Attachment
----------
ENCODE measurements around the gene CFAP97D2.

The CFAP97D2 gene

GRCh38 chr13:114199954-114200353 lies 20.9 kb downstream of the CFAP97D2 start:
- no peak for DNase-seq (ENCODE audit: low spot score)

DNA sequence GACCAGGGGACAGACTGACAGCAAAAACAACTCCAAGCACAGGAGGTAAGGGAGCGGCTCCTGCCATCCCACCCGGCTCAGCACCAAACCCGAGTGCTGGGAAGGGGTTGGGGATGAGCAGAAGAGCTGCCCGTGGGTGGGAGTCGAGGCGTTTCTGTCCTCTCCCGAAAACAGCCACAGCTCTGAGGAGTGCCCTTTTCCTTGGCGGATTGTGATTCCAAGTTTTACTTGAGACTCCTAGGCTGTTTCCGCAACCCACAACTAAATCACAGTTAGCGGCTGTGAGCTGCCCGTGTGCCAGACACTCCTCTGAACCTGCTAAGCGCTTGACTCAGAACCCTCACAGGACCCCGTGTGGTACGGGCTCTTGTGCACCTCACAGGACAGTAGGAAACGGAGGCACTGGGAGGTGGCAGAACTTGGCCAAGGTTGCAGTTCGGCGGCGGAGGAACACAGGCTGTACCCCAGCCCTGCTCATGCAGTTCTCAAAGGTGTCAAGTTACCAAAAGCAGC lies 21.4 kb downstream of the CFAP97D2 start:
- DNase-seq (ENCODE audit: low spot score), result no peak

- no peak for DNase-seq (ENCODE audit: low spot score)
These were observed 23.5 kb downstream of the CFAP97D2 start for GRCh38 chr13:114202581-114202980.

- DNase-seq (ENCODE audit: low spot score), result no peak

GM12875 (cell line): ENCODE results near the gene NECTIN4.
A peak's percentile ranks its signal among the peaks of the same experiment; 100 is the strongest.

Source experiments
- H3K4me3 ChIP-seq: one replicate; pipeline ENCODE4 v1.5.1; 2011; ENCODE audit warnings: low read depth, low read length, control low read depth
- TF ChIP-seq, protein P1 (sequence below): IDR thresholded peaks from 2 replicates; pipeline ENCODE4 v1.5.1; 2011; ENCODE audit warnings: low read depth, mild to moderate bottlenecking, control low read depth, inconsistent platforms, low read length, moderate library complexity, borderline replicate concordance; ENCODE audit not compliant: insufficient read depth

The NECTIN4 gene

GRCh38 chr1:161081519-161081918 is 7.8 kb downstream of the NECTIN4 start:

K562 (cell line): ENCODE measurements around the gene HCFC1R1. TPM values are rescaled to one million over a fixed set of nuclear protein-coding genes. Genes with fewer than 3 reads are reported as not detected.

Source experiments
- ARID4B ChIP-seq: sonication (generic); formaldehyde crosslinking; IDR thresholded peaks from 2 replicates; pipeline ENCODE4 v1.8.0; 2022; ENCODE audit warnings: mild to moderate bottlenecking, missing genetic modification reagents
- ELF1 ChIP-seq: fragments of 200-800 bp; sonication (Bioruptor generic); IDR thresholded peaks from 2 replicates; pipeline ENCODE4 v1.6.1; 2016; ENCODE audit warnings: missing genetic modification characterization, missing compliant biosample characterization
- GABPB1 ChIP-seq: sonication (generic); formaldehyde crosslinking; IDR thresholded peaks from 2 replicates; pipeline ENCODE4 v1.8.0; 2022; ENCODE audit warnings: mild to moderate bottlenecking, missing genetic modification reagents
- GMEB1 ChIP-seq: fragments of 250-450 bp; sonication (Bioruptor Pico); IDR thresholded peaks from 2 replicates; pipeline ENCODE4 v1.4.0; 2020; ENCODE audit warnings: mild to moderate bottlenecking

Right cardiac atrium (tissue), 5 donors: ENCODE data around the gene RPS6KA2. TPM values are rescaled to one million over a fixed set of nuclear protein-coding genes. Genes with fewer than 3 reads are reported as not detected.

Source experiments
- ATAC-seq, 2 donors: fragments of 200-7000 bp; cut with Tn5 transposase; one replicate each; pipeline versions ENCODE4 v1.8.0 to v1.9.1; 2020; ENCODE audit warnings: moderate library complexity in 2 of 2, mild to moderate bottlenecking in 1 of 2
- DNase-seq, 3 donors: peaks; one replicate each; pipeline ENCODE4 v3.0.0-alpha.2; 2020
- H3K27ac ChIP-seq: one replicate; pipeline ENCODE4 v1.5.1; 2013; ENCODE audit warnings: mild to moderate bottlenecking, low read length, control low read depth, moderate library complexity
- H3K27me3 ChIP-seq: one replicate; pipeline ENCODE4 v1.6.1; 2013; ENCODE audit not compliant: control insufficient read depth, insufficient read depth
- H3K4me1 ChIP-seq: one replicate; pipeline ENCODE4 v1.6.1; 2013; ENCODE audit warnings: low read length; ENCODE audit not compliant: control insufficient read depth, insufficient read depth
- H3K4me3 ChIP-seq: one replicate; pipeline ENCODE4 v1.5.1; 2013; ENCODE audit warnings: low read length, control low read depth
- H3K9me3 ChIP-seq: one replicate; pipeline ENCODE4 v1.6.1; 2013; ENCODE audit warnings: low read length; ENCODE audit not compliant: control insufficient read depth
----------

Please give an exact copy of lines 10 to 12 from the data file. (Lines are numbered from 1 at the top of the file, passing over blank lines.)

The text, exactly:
GM12875 (cell line): ENCODE results near the gene NECTIN4.
A peak's percentile ranks its signal among the peaks of the same experiment; 100 is the strongest.

Source experiments